Town recalls Mary Leavitt

LYNDEBOROUGH – Mary Leavitt was one of those people who knew everybody, who would and did help anyone.

She was probably the most well-known, and best liked, person in town.

On Saturday, several hundred of those friends packed the United Church in Lyndeborough Center to remember her and to say goodbye.

"She was compassion­ate and caring," the Rev. Regina Kinney said in her remarks. "She accepted everyone. She was born to be a nurse and an EMT."

Leavitt, 72, who died Sunday, Sept. 20, volun­teered for more than 30 years as an emergency medical technician with the Wilton-Lyndeborough- Temple Ambulance Ser­vice. She attended St. Jo­seph Hospital School of Nursing in 1987, while her two children were teenag­ers, and worked for many years at Monadnock Com­munity Hospital. She also taught first aid and CPR for many years.

"She was the person to liven things up," ambu­lance service Director Gary Zirpolo said. "On a bad day, when things were going wrong, there had been a bad accident or something, she knew what to say to break the tension, to make people laugh."

Leavitt was recalled by many as a person who loved life.

"She loved arts and crafts, talking to people, being on Facebook, be­ing with her family," Kin­ney said. "And she was an avid reader of murder mysteries."

Fire Chief Rick Mc­Quade, who knew Leavitt most of his life, recalled her as a Cub Scout leader and her later services on the ambulance.

When arriving with the ambulance, "It was al­ways good to see Mary’s car there first," he said.

She was a "true matri­arch" for her family, her clan and her town, Mc­Quade said.

Mary Eleanor Hyde Leavitt, 72, was the daugh­ter of the late John and Muriel Hyde. She grew up in Hollis and graduated from Appleton Academy in New Ipswich. She then attended the New Hamp­shire College of Account­ing and Commerce, gradu­ating in 1963. She worked for many years at Abbott Machine Co. in Wilton.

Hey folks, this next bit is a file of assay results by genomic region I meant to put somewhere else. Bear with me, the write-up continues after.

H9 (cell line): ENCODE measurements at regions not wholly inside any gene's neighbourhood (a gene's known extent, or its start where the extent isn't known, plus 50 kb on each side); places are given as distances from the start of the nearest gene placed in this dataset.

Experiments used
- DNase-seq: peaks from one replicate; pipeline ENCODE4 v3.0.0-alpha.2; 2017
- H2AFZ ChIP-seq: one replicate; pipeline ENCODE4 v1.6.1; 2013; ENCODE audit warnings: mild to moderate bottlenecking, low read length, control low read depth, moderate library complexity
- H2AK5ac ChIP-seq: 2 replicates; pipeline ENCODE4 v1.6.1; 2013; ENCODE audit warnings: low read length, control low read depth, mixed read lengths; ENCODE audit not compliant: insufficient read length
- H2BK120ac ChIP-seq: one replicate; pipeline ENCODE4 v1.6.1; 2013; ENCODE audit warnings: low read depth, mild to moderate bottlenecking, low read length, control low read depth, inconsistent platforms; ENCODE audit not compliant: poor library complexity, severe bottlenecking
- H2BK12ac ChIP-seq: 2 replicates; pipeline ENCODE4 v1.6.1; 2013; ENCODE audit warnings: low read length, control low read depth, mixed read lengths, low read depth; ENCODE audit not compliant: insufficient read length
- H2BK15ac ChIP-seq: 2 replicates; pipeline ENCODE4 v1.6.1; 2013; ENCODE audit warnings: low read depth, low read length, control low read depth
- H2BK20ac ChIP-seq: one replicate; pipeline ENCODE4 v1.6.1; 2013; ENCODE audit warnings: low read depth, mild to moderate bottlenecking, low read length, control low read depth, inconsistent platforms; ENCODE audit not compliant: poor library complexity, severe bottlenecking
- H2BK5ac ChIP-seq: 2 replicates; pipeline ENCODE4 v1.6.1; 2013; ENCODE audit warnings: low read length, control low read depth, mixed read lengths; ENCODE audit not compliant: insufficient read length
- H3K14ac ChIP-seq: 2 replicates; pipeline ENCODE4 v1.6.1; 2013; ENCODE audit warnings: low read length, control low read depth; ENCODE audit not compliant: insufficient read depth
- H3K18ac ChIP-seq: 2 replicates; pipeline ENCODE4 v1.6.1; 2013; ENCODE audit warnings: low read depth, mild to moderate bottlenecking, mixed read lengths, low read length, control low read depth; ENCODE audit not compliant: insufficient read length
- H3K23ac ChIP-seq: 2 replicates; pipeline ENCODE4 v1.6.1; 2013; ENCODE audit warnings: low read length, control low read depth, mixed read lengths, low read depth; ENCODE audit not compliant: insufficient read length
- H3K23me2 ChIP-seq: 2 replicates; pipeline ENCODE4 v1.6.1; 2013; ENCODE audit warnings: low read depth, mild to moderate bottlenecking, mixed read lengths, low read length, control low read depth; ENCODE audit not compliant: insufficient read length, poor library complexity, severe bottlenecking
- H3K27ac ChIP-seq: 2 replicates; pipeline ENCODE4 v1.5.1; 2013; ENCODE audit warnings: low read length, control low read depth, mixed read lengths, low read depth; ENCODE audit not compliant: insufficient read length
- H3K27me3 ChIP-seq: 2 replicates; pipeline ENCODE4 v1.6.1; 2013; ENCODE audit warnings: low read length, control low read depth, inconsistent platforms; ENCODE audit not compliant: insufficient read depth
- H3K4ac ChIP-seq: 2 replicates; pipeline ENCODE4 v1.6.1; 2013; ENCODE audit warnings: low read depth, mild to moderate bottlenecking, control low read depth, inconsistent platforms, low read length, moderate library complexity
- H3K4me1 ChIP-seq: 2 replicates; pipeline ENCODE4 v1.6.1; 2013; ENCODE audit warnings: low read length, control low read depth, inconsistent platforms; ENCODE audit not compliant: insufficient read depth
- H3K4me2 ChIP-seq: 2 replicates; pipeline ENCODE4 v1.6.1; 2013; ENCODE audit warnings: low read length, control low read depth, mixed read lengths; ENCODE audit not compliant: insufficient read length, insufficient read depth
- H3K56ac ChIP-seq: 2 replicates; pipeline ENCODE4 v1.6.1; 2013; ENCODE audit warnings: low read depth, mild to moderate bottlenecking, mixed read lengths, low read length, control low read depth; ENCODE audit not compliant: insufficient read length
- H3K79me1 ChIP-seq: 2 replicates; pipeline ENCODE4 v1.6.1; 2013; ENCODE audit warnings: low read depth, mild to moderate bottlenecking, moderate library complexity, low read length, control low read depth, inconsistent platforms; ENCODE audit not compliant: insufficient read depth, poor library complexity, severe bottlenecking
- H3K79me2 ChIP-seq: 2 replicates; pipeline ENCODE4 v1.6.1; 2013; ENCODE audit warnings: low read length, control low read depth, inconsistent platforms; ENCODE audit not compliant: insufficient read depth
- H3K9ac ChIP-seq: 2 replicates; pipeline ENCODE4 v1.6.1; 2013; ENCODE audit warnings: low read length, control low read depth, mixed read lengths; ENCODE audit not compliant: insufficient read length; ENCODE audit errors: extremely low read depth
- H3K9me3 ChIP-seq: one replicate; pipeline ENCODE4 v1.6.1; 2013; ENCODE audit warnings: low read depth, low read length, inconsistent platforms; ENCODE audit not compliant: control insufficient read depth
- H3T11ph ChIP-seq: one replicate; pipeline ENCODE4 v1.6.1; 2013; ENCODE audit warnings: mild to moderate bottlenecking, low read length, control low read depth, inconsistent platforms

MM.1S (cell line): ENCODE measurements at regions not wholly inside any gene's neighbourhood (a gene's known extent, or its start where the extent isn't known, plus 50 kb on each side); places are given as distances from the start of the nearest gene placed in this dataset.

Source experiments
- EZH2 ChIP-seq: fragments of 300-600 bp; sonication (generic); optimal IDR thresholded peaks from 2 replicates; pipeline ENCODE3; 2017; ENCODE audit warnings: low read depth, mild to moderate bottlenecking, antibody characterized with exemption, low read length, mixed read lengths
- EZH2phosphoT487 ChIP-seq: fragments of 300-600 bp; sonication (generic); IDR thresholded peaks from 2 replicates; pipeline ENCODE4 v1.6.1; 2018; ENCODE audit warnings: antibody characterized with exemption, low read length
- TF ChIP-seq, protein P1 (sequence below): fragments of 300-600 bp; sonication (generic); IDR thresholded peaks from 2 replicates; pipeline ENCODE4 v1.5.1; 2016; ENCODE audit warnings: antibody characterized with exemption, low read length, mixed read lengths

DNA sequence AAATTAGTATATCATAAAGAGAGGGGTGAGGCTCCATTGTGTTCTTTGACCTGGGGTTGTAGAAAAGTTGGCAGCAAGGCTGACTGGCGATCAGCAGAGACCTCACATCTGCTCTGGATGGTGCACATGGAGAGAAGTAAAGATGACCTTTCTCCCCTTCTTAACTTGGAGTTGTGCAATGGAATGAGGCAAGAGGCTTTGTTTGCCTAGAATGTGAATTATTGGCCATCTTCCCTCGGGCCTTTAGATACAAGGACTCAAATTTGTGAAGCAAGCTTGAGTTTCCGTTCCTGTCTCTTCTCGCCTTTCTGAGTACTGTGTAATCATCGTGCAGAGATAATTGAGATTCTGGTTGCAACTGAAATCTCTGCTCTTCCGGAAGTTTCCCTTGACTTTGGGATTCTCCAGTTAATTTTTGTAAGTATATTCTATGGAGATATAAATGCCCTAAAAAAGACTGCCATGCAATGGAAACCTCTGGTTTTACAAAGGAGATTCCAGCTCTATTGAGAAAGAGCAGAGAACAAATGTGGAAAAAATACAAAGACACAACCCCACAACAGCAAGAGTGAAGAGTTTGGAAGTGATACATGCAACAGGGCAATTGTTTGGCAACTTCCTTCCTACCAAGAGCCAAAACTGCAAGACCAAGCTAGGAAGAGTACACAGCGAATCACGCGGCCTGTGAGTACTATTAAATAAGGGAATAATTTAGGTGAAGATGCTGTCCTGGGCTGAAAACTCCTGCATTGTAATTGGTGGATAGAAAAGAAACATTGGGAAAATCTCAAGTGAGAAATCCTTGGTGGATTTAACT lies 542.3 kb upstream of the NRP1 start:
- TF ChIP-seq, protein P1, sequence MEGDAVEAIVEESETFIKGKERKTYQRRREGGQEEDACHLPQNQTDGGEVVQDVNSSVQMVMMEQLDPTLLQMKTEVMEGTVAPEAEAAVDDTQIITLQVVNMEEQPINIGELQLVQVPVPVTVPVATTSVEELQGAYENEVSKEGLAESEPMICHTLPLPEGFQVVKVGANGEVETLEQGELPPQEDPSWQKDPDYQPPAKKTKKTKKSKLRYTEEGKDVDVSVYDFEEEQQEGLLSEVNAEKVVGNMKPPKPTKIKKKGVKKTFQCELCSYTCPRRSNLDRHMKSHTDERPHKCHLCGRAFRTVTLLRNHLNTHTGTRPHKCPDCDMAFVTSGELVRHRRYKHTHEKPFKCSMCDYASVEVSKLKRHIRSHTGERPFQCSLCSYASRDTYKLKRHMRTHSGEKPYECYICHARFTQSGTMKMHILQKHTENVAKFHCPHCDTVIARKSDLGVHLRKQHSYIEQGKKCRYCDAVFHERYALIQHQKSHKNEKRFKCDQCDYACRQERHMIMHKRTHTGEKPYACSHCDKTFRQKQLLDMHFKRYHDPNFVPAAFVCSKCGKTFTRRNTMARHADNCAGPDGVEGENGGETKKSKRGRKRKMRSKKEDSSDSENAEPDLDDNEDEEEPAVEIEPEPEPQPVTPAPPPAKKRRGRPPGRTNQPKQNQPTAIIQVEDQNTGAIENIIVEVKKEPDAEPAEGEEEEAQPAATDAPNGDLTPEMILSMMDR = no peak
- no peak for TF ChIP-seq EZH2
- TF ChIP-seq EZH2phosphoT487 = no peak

She married Milton "Skeeter" Leavitt in 1966; he died in 1985. They had two children, Ellen (Mrs. Seamus) Grossman, of Wil­ton, and Milton "Mickey" Leavitt. Both of her chil­dren followed her into the ambulance service.

In addition to her ambu­lance work, she served as health officer for Wilton and Lyndeborough, and police matron for both towns. She loved to social­ize, and belonged to the Li­brary Ladies and the Red Hat Society. She was one of the many who congregated at The Village Store.

Selectman Chairman Fred Douglas knew her for much of her life.

"She was always there to help people," he said, recalling a terrifying in­cident when his handi­capped son stopped breathing.

"The first one through the door was Mary. It was comforting to have some­one with experience. She was an extension of God’s hands."

Leavitt and the late Betty Stevens "laid the foundation for the ambu­lance service as we know it," Douglas said. "I was a member because of them. She was a very loving per­son, a strong lady."

Zirpolo went a bit fur­ther: "She and Betty are part of God’s ambulance service now."

Donations in her mem­ory may be made to the Wilton-Lyndeborough Ambulance Service in care of David Gill. Dona­tions will be used to buy CPR training supplies.